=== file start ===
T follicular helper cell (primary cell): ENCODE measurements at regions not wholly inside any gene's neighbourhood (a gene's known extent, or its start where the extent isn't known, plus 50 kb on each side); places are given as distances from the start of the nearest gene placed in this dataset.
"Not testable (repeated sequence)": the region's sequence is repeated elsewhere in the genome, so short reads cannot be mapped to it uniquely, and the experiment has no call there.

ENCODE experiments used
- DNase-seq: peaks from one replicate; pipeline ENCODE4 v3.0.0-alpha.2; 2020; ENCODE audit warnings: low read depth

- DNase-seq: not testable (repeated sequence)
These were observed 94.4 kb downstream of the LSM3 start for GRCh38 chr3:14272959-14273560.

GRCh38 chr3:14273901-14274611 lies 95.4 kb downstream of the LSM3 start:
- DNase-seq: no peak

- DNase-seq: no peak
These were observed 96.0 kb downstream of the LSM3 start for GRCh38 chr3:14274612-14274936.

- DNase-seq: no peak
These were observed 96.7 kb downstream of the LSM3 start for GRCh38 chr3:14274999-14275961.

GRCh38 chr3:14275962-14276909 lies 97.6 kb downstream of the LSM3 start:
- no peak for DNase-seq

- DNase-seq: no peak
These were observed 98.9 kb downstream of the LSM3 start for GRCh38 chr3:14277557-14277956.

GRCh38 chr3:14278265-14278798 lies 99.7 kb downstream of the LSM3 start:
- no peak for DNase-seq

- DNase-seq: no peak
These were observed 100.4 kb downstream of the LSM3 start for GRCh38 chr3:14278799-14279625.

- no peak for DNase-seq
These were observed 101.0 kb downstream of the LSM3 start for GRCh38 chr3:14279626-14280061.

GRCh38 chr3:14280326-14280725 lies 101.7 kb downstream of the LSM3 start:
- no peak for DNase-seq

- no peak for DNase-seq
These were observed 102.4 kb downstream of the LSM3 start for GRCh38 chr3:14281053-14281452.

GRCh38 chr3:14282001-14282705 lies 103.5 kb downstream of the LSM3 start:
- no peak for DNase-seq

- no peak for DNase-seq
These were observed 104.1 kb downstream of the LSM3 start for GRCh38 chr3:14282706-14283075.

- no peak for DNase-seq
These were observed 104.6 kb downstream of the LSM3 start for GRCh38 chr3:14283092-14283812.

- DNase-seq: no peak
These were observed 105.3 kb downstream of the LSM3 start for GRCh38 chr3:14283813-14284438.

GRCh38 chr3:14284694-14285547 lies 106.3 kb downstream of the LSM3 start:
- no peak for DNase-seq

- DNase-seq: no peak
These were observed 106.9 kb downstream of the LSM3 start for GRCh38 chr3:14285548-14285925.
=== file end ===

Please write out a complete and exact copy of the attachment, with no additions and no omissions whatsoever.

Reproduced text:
T follicular helper cell (primary cell): ENCODE measurements at regions not wholly inside any gene's neighbourhood (a gene's known extent, or its start where the extent isn't known, plus 50 kb on each side); places are given as distances from the start of the nearest gene placed in this dataset.
"Not testable (repeated sequence)": the region's sequence is repeated elsewhere in the genome, so short reads cannot be mapped to it uniquely, and the experiment has no call there.

ENCODE experiments used
- DNase-seq: peaks from one replicate; pipeline ENCODE4 v3.0.0-alpha.2; 2020; ENCODE audit warnings: low read depth

- DNase-seq: not testable (repeated sequence)
These were observed 94.4 kb downstream of the LSM3 start for GRCh38 chr3:14272959-14273560.

GRCh38 chr3:14273901-14274611 lies 95.4 kb downstream of the LSM3 start:
- DNase-seq: no peak

- DNase-seq: no peak
These were observed 96.0 kb downstream of the LSM3 start for GRCh38 chr3:14274612-14274936.

- DNase-seq: no peak
These were observed 96.7 kb downstream of the LSM3 start for GRCh38 chr3:14274999-14275961.

GRCh38 chr3:14275962-14276909 lies 97.6 kb downstream of the LSM3 start:
- no peak for DNase-seq

- DNase-seq: no peak
These were observed 98.9 kb downstream of the LSM3 start for GRCh38 chr3:14277557-14277956.

GRCh38 chr3:14278265-14278798 lies 99.7 kb downstream of the LSM3 start:
- no peak for DNase-seq

- DNase-seq: no peak
These were observed 100.4 kb downstream of the LSM3 start for GRCh38 chr3:14278799-14279625.

- no peak for DNase-seq
These were observed 101.0 kb downstream of the LSM3 start for GRCh38 chr3:14279626-14280061.

GRCh38 chr3:14280326-14280725 lies 101.7 kb downstream of the LSM3 start:
- no peak for DNase-seq

- no peak for DNase-seq
These were observed 102.4 kb downstream of the LSM3 start for GRCh38 chr3:14281053-14281452.

GRCh38 chr3:14282001-14282705 lies 103.5 kb downstream of the LSM3 start:
- no peak for DNase-seq

- no peak for DNase-seq
These were observed 104.1 kb downstream of the LSM3 start for GRCh38 chr3:14282706-14283075.

- no peak for DNase-seq
These were observed 104.6 kb downstream of the LSM3 start for GRCh38 chr3:14283092-14283812.

- DNase-seq: no peak
These were observed 105.3 kb downstream of the LSM3 start for GRCh38 chr3:14283813-14284438.

GRCh38 chr3:14284694-14285547 lies 106.3 kb downstream of the LSM3 start:
- no peak for DNase-seq

- DNase-seq: no peak
These were observed 106.9 kb downstream of the LSM3 start for GRCh38 chr3:14285548-14285925.